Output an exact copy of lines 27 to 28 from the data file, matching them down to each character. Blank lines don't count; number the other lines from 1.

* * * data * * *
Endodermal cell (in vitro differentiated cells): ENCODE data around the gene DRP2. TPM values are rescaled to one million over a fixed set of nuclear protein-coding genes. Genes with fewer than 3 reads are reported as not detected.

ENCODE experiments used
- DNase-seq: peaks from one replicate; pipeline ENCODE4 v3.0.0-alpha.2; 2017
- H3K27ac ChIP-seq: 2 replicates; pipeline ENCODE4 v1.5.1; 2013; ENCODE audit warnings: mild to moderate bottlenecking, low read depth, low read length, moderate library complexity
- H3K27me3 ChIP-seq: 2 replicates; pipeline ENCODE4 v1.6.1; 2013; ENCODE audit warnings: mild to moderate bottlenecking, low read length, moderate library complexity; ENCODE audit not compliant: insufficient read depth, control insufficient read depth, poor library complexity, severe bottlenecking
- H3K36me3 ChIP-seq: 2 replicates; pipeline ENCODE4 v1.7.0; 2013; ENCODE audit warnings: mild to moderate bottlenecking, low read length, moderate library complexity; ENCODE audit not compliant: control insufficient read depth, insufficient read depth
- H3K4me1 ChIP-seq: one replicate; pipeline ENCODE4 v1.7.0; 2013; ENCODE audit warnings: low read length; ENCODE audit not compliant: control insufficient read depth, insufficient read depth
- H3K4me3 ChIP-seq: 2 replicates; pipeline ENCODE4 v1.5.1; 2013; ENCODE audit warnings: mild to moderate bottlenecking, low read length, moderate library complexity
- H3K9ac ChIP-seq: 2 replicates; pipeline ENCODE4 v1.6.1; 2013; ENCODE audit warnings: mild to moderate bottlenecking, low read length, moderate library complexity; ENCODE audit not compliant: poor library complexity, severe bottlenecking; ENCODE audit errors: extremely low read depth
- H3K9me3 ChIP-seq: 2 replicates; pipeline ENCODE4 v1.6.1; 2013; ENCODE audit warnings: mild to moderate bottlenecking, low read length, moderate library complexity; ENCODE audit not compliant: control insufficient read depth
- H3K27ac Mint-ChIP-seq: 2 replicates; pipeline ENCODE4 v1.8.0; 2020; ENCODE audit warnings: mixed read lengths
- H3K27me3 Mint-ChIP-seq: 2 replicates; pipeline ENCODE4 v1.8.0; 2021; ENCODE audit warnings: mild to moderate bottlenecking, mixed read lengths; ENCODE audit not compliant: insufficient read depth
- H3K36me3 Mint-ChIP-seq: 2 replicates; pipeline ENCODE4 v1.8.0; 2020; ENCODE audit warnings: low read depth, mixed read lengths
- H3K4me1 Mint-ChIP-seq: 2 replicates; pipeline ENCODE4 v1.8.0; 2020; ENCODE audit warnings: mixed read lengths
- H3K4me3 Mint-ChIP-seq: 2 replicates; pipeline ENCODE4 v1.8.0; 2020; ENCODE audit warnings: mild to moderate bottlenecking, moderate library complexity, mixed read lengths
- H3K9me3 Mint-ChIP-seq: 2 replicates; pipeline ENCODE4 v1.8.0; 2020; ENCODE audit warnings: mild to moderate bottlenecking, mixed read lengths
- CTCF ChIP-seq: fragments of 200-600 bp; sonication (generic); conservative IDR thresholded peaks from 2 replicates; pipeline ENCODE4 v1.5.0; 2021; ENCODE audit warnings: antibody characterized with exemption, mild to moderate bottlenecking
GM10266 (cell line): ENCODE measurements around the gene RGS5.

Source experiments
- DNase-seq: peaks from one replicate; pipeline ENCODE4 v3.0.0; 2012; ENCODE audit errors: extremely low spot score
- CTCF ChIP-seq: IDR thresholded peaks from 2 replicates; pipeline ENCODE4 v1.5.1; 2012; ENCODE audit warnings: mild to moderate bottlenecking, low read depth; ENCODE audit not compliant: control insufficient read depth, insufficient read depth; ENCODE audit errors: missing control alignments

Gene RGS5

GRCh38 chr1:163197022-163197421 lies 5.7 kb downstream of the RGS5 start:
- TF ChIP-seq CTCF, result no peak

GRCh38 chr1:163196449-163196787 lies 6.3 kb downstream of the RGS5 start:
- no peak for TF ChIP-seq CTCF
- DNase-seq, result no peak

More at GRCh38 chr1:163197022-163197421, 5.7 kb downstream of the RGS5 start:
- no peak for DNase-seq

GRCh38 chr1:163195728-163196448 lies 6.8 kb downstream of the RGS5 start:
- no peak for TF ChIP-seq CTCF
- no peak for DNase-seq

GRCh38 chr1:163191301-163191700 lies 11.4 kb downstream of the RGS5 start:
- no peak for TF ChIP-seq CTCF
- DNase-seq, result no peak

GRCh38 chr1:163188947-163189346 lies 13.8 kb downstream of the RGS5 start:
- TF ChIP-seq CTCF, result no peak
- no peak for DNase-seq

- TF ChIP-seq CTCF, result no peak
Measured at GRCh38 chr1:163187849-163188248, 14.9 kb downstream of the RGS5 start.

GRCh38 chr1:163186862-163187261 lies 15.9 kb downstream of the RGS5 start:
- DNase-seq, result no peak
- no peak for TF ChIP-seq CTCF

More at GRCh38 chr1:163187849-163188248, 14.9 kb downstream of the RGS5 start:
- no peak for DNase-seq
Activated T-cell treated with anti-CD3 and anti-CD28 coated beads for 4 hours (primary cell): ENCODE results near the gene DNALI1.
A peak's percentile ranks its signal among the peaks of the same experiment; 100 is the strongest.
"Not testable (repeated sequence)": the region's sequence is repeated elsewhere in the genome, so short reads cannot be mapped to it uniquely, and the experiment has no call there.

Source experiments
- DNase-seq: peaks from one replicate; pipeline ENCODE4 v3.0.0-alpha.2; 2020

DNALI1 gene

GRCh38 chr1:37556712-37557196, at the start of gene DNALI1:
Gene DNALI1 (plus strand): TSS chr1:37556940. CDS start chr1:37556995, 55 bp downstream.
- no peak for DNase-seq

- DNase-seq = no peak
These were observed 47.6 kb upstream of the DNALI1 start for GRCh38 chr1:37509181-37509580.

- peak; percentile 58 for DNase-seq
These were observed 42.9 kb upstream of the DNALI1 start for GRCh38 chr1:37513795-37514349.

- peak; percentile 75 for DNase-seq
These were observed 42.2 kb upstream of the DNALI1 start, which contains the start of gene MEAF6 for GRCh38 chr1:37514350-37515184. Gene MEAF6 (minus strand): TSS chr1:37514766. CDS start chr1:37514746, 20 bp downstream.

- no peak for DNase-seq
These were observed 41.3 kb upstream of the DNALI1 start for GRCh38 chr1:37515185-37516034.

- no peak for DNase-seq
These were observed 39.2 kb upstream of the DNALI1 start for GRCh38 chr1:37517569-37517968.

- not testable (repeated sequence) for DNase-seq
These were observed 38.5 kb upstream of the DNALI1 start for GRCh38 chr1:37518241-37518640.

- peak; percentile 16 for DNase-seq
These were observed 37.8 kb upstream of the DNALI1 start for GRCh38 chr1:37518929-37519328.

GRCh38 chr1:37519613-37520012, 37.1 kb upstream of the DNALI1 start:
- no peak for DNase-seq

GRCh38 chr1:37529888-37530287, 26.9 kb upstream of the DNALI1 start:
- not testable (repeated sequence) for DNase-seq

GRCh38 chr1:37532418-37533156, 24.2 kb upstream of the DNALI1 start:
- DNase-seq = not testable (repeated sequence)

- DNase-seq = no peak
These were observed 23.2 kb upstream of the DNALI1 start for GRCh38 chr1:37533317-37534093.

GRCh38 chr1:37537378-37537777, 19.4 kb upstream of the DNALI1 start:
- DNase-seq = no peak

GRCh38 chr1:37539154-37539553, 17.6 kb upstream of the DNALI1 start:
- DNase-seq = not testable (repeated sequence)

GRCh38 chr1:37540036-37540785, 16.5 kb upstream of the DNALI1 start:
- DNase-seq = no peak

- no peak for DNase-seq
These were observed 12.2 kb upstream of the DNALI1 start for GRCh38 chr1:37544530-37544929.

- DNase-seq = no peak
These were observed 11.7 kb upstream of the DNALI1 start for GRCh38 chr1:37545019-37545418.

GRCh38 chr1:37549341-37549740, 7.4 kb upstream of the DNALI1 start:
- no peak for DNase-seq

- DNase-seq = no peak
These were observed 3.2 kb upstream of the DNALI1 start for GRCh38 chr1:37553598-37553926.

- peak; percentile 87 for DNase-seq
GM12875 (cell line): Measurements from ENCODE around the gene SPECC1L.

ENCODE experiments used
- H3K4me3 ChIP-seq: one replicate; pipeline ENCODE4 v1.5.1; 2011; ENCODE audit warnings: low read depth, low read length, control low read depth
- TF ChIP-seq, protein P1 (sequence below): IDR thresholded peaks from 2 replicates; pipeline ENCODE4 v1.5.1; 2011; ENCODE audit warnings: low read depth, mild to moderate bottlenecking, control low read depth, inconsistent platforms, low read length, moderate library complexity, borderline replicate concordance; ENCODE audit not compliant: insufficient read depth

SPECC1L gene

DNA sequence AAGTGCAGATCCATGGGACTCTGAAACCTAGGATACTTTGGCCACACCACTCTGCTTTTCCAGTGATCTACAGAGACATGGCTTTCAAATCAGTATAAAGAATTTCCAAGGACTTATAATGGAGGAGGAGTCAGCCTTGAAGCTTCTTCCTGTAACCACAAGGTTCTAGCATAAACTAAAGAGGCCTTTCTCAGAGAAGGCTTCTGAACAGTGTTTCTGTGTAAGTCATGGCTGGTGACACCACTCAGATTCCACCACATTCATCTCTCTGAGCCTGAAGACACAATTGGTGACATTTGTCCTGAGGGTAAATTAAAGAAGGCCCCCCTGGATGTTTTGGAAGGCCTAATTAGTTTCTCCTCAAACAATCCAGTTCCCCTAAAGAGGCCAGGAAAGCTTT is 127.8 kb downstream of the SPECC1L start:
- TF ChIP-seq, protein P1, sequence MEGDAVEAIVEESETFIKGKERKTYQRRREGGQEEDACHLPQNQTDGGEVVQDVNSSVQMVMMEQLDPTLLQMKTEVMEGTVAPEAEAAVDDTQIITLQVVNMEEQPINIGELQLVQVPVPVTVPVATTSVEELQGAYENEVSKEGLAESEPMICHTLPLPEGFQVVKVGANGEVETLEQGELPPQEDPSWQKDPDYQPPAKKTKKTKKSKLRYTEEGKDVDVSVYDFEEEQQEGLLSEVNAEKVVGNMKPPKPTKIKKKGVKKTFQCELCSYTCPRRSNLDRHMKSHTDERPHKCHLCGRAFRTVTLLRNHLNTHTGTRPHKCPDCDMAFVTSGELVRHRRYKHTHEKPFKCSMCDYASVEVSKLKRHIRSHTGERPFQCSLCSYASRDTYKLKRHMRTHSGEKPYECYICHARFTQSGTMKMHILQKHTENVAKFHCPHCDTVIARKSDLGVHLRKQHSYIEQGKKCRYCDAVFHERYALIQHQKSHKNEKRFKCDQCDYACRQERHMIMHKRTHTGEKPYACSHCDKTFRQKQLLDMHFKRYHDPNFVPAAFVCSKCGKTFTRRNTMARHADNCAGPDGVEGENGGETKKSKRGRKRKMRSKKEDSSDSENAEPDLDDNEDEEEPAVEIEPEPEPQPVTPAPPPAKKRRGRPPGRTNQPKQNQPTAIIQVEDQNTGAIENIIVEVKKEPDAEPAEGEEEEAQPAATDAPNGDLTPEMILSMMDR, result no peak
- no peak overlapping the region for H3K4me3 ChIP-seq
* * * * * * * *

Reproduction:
- DNase-seq, result no peak

More at GRCh38 chr1:163197022-163197421, 5.7 kb downstream of the RGS5 start: